that it was enough for him. I continue on my watch and hope that God some way
some how would make time go by faster.

Enough about this!Here are my observations.

1) The male population really has bad shoes. I think by American standards
even are old shoes are better then what they wear.

2) The children are going to school or those that can get there. If you
look at the pictures you will see that they have clothing. But there are many in
other villages that do not. Worse, no well to perform hygiene. It appears they
wear the same clothes day in and out for those that do not have a well. This
village is lucky and does have a well.

3) The children could use paper, pencils and pens to write. It appears they
value pens very much. A small care package in a one Gallon Hefty Glad bag with a
composition book or pad with a pencil makes a perfect gift for the
children.

4) Candy and more candy. Most soldiers pick up sandwich bags and throw in
some candy, pens and pencils. We assemble I guess little care packages. That
really makes all the difference in the world. I can’t even begin to
explain the multitude of children running behind the Hummers (Military Vehicles)
asking for water and food.

In closing I can’t think but feel what Jesus felt when the children
gathered around him quote "People were bringing little children to Jesus to have
him touch them,but the disciples rebuked them. When Jesus saw this, he was
indignant. He said to them,"Let the little children come to me, and do not
hinder them, for the kingdom of Godbelongs to such as these. I tell you the
truth; anyone who will not receive the Kingdom of God like a little child will
never enter it." And he took the children in his arms, put his hands on them and
blessed them. Mark 10:13-16Well my good friends, my love ones until my next
email and new encounters.God bless…Note: Can you tell I have a little time off
today, Thank God!

Picture bob1, the little boy who dances for food. This picture taken from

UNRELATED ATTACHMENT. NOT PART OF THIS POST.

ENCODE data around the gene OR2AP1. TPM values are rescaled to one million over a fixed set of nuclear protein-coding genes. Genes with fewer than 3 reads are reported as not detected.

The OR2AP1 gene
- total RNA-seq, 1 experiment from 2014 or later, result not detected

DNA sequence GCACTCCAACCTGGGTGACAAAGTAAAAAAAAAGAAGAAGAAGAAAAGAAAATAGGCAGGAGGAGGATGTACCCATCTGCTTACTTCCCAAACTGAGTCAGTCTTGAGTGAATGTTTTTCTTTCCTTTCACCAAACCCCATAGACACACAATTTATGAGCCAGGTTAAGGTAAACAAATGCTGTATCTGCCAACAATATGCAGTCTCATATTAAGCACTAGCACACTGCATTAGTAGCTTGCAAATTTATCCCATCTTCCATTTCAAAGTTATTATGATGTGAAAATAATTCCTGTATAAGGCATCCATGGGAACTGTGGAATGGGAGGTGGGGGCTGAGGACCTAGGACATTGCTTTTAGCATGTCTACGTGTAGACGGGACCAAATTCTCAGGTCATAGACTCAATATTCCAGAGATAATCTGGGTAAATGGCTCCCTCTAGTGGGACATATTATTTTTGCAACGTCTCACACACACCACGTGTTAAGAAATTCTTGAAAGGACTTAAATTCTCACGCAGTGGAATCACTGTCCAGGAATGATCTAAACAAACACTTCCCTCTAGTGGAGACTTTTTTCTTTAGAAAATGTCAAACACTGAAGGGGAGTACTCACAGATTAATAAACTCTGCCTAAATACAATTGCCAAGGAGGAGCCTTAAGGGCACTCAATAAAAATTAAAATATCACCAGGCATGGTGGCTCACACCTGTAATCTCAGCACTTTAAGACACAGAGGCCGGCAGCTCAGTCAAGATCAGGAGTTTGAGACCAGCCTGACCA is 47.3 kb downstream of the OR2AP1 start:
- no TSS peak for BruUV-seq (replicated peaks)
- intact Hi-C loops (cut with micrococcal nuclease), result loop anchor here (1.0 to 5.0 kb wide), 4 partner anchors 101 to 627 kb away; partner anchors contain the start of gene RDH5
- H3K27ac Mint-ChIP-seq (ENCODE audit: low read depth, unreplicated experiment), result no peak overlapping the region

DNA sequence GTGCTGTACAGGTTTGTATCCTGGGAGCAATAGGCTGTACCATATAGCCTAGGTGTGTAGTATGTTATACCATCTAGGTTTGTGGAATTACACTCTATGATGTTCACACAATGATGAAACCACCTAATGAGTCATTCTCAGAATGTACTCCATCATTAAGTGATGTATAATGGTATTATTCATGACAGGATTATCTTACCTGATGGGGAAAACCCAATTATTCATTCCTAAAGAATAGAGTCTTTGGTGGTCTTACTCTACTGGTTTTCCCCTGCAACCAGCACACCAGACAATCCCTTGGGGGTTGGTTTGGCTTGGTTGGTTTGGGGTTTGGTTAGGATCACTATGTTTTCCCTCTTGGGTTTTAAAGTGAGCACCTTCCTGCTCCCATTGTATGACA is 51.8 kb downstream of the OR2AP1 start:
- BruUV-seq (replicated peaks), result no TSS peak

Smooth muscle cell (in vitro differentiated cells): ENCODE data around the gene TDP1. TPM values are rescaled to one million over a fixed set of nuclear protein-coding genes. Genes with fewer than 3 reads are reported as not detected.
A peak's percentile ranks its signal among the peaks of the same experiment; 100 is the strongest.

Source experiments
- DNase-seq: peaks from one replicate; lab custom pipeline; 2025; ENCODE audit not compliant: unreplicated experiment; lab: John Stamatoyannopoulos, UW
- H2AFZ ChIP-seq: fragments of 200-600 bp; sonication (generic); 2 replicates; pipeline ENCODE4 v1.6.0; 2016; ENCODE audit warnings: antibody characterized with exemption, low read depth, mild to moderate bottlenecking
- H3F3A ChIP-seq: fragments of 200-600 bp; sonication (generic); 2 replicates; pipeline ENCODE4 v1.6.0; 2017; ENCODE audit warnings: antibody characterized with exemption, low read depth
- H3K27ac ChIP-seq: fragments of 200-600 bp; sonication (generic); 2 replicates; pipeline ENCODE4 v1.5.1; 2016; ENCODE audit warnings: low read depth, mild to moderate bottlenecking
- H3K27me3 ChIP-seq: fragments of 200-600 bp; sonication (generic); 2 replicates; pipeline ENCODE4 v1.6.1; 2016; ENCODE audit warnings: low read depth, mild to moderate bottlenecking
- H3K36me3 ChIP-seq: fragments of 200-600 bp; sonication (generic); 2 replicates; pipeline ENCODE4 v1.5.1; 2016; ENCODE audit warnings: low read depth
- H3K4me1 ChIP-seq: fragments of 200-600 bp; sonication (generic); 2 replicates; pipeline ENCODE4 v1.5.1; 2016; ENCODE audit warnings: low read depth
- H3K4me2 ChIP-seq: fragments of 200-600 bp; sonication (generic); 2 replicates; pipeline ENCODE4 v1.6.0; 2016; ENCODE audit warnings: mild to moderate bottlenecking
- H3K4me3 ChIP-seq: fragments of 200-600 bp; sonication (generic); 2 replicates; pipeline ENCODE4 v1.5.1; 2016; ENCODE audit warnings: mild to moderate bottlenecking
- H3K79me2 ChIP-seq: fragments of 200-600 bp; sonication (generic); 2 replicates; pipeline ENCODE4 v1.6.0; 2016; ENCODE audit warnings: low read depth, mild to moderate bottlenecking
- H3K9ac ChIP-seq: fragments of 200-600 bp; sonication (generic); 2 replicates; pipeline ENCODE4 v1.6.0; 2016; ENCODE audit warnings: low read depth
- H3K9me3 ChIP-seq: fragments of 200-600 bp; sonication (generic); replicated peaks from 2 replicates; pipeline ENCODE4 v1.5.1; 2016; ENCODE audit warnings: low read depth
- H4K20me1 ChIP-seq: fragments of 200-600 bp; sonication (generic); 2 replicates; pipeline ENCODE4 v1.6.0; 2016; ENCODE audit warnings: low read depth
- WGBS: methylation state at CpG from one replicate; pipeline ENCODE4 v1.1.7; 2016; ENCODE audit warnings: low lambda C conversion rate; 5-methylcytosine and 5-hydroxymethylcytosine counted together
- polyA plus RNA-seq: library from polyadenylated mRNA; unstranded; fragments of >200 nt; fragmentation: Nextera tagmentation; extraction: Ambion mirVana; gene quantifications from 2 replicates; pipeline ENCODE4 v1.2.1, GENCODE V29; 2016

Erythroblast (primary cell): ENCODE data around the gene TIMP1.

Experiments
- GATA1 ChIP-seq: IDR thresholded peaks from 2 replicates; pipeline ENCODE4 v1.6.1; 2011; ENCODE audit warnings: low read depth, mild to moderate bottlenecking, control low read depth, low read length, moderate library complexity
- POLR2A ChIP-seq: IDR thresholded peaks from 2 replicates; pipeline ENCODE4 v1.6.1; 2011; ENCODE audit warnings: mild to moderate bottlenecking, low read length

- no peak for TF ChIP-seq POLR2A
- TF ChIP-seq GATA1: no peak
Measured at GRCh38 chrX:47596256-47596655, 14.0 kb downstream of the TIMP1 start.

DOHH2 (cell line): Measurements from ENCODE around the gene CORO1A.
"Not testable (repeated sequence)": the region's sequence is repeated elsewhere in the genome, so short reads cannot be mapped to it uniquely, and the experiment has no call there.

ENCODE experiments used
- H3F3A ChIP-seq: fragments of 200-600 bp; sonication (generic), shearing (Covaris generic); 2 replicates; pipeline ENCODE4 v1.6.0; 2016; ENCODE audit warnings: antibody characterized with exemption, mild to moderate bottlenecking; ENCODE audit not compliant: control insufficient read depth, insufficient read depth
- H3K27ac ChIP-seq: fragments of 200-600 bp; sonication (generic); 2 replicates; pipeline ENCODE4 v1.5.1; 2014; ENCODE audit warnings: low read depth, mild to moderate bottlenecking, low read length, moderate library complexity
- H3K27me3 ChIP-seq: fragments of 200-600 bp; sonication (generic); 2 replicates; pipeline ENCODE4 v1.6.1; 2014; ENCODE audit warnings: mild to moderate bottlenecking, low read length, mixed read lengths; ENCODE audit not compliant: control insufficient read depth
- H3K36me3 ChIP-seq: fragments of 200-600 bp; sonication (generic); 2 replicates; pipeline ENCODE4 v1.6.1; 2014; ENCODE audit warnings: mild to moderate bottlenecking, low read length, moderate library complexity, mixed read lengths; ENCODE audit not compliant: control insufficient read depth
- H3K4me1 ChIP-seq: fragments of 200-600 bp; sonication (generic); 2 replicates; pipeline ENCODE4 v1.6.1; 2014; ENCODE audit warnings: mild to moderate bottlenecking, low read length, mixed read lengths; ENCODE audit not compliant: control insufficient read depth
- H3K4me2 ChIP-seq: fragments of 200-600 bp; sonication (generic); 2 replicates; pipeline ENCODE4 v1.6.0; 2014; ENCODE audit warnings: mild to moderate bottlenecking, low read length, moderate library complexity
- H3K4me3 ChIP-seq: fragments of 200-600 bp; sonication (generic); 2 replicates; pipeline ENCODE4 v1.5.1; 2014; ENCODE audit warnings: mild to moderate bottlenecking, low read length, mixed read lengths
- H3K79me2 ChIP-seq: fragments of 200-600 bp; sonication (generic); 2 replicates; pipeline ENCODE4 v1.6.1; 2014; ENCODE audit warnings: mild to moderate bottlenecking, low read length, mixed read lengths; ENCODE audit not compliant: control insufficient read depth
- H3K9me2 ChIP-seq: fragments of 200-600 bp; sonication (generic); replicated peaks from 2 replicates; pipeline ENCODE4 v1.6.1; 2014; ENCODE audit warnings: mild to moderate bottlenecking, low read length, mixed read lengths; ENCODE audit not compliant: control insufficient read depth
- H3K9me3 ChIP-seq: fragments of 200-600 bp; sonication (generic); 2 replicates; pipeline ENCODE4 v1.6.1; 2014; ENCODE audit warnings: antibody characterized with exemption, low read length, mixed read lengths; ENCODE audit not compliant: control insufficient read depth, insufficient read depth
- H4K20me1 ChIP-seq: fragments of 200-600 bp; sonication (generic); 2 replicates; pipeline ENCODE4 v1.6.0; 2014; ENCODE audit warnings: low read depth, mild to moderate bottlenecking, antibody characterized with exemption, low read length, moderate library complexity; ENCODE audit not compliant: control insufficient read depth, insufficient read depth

the tower.

Picture school1, a bunch of little girls running to school. They can not
wave at us because the elders will beat them. So they try to give us thumbs up
when they can.

Picture go to school, two girls I guess the best of friends walking to
school.

Picture rosi, this little girl came up with her brother to get water at the
well. Reminds me of my mother and her stories of getting water at the
well.

Picture JackJill, The best picture ever I think. Reminds me of my wife and
me how young we where when we started our journey together.

Picture Dad52, All this watching from the tower. A little risky when the
Taliban has been trying to hit the towers with home made rockets. The last time
they came too close.

1 Comments:

Anonymous Anonymous said...

Thanks so much for posting these e-mails from your friend, who is so obviously a very good man indeed. They not only personalize the conflict in ways that make it difficult for me to read them without tearing up, but is such a refreshingly different perspective from the daily casualty count that passes for "reporting" from the MSM. Please let Joe--and his family (how they must worry for him!)--know how much his sacrifices are appreciated.

Wednesday, September 29, 2004 11:44:00 AM